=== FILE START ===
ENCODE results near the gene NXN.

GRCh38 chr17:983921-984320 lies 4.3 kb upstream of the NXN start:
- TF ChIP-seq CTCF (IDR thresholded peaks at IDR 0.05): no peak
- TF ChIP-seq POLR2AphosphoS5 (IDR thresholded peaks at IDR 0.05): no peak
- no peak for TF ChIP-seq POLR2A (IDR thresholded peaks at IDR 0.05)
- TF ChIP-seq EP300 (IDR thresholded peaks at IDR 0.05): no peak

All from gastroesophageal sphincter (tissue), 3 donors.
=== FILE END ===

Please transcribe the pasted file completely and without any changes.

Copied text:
ENCODE results near the gene NXN.

GRCh38 chr17:983921-984320 lies 4.3 kb upstream of the NXN start:
- TF ChIP-seq CTCF (IDR thresholded peaks at IDR 0.05): no peak
- TF ChIP-seq POLR2AphosphoS5 (IDR thresholded peaks at IDR 0.05): no peak
- no peak for TF ChIP-seq POLR2A (IDR thresholded peaks at IDR 0.05)
- TF ChIP-seq EP300 (IDR thresholded peaks at IDR 0.05): no peak

All from gastroesophageal sphincter (tissue), 3 donors.